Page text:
09/17/97 - 11:48 PM ET - Click reload often for latest version
WASHINGTON - A former Republican White House staffer insisted Tuesday that Democratic fund-raiser John Huang made a blatant pitch for money at a White House coffee that he attended with the president and two business executives from Thailand.
Karl Jackson, president of the U.S.-Thailand Business Council, told a Senate hearing his recollection is "absolutely firm," even though other guests at the coffee, including Democratic Party officials, did not recall Huang's remarks.
Testifying before the Senate Governmental Affairs Committee, Jackson quoted Huang as saying "elections cost lots of money. I'm sure every person in the room will want to support the re-election of President Clinton."
Jackson, who worked in the Bush White House, said his reaction afterwards was "disbelief, tinged with a bit of anger." He said his disbelief was "someone mentioning money in the White House in a meeting with foreign businessmen" in front of the president.
"This was simply breaking all the rules," Jackson said, adding, "if I had known about them (Huang's remarks) I never would have gone to the coffee."
When Democrats at the hearing on campaign finance abuse started reading statements of others at the June 18, 1996, coffee, failing to recollect the same remarks by Huang, Jackson firmly said: "I am absolutely firm ... and I realize I'm under oath."
However Beth Dozoretz, who raised some $2 million for the Democrats, said she never heard the appeal at the coffee and contended she would have remembered it.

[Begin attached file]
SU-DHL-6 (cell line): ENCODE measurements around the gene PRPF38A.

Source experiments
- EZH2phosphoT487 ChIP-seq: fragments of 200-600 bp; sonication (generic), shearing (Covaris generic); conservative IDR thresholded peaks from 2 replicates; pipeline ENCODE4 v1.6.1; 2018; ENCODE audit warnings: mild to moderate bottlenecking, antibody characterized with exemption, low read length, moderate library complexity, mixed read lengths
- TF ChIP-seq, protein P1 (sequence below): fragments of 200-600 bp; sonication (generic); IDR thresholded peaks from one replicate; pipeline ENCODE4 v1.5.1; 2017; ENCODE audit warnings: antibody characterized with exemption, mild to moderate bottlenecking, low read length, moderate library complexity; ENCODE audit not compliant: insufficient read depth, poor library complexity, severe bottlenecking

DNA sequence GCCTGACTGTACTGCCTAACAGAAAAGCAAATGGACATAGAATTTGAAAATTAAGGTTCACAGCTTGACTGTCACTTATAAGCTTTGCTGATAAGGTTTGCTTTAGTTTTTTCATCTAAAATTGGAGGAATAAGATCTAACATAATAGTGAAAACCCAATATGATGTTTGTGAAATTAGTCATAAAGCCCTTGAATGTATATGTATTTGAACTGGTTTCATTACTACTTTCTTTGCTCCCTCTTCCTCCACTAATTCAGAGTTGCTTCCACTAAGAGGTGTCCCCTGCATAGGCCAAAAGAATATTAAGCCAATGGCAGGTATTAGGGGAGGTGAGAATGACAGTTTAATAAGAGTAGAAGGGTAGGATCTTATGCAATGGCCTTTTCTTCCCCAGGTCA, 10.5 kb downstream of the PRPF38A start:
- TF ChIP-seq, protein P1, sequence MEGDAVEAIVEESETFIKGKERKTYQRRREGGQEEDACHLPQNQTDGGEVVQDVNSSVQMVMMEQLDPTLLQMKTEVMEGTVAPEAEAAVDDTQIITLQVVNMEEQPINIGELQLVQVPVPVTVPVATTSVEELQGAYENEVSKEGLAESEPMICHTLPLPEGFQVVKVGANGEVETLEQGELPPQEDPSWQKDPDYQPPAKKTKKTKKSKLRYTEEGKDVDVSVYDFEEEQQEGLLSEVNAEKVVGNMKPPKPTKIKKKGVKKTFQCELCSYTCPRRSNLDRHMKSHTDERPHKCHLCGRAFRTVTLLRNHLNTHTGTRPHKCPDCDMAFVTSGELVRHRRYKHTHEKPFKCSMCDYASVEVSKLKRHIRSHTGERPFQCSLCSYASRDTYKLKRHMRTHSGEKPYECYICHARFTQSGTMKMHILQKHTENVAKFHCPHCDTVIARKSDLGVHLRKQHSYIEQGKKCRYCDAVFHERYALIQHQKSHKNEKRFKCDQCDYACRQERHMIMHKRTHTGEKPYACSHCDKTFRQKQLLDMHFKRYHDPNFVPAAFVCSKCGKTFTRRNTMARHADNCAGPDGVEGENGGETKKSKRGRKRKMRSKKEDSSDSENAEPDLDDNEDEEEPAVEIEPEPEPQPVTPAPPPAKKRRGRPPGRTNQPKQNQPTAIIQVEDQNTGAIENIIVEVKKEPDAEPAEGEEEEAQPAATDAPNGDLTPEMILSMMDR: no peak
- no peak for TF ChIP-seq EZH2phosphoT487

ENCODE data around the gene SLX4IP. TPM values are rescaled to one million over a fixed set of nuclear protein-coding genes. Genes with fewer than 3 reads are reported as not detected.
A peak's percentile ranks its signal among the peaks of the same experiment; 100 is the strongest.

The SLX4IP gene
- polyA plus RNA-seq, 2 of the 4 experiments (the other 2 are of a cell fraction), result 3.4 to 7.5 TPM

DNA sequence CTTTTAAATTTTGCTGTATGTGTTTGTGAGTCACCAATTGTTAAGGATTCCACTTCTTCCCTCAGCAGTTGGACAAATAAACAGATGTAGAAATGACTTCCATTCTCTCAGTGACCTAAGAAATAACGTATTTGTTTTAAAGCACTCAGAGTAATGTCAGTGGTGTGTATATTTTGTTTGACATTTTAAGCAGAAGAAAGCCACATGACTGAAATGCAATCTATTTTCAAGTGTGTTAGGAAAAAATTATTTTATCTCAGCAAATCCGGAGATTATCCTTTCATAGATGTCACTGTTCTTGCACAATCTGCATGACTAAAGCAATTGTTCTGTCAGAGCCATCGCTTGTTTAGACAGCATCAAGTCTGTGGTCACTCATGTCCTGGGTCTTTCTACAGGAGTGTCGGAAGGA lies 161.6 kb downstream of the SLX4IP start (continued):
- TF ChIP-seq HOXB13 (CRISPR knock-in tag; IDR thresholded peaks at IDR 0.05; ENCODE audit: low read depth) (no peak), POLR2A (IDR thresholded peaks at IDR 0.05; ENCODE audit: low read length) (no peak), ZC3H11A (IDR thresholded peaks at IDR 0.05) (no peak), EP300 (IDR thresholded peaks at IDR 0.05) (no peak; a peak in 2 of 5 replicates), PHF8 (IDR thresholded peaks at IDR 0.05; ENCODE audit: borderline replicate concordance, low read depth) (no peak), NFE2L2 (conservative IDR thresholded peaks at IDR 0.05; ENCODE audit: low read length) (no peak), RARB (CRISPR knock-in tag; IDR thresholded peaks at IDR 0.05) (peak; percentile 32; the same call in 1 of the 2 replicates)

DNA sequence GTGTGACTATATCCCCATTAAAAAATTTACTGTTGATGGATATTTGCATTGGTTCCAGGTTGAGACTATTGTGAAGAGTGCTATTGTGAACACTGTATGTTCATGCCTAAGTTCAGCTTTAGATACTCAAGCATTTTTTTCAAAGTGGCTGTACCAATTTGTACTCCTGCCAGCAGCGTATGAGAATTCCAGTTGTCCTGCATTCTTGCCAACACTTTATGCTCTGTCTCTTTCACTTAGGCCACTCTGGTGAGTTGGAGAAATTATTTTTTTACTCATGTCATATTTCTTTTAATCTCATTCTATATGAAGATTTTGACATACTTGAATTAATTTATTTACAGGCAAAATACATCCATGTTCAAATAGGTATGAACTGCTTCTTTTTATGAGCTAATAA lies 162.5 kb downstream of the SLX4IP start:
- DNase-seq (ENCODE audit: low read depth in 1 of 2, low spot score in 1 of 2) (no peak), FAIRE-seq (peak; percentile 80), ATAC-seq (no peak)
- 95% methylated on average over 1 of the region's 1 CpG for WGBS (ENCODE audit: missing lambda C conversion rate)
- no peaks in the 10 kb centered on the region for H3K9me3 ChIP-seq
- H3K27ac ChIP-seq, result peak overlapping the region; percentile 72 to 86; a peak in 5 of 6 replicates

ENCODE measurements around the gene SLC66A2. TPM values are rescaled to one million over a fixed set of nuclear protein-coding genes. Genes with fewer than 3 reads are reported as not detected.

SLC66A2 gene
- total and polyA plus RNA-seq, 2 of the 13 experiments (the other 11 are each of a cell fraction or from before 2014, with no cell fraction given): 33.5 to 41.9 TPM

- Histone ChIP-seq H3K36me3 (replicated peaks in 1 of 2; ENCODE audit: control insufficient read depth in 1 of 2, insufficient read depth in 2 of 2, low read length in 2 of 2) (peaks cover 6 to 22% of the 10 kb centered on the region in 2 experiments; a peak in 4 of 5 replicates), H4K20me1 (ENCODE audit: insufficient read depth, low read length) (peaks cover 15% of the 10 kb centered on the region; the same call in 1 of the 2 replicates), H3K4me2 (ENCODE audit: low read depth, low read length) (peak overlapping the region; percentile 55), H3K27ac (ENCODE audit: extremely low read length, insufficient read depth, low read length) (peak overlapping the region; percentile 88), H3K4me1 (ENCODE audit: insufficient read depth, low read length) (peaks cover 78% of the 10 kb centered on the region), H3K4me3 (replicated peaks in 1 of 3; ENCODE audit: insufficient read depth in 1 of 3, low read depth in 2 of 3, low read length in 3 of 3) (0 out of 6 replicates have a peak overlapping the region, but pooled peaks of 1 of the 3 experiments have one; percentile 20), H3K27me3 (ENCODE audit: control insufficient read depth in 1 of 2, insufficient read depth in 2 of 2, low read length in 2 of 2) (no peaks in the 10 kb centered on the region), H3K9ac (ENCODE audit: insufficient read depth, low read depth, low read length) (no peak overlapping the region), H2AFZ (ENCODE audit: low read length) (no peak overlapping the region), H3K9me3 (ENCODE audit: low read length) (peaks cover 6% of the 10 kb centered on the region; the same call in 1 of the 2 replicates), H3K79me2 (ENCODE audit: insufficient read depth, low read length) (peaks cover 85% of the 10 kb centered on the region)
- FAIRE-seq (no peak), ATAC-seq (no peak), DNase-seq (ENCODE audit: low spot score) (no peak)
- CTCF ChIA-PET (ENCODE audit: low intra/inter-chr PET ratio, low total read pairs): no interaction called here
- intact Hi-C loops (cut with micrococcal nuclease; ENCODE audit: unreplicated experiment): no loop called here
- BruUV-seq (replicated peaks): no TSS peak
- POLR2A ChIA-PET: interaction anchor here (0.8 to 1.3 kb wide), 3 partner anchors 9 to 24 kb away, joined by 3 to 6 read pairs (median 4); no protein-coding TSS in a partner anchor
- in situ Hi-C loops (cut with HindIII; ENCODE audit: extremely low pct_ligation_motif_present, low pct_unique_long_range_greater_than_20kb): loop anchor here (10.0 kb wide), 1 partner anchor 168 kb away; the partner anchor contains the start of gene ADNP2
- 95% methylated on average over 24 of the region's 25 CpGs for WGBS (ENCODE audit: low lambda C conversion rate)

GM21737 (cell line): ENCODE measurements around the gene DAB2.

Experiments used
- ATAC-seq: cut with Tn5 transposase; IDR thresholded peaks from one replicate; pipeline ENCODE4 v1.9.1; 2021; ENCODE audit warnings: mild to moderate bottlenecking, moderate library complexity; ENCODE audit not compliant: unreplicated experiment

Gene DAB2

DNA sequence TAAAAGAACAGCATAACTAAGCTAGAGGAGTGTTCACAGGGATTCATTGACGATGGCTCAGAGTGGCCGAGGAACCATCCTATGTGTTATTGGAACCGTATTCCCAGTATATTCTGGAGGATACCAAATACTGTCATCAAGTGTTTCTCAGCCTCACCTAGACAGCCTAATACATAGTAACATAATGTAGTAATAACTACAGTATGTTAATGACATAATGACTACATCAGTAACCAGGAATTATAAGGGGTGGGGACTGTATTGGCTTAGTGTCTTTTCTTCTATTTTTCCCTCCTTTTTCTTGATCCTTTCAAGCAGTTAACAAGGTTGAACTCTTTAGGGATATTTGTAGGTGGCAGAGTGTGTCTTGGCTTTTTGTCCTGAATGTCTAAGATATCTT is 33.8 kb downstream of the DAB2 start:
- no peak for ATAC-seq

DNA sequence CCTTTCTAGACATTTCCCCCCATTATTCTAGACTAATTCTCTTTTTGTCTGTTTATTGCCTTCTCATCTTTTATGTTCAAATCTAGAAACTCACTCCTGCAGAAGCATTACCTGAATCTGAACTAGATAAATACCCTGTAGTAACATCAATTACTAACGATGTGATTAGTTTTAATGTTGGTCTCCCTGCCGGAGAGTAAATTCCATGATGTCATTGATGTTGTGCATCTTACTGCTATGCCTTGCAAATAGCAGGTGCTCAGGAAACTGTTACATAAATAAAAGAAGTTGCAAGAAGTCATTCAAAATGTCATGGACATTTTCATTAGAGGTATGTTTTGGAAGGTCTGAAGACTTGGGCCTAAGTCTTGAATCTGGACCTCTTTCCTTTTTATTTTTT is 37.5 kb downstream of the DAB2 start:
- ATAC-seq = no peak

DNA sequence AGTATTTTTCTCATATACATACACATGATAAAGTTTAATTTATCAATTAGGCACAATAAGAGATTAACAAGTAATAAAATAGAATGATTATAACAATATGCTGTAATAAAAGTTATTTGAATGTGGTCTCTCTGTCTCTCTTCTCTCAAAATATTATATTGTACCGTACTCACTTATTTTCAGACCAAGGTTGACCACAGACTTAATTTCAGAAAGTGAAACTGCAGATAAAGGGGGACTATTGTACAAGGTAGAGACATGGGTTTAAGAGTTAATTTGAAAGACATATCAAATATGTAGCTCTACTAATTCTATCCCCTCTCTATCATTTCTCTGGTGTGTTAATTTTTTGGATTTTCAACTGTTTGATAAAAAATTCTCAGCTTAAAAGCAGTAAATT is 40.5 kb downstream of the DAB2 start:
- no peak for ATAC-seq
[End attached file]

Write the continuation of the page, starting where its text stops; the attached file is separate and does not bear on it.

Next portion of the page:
Dozoretz told committee staffers she would have considered such remarks an unwarranted money-raising pitch to an American couple she brought to the coffee. That couple already had made Democratic contributions.
Jackson was national security adviser to former Vice President Dan Quayle and attended the coffee as an official of the U.S.-Thailand Business Council. He currently is president of the business group and director of the Southeast Asia Program at Johns Hopkins University.
Pauline Kanchanalak, an Asian-American business consultant, arranged for two top officials of a Thai conglomerate - the C.P. group - to attend. As foreign businessmen, they were not eligible to make political donations.
The day after the coffee Kanchanalak, who has refused cooperation with the committee, contributed $85,000 to the Democrats. Four days later, her business partner gave another $50,000.
Jackson said he was concerned about Huang's comments because the major guests were businessmen who weren't eligible to make political donations.
By The Associated Press
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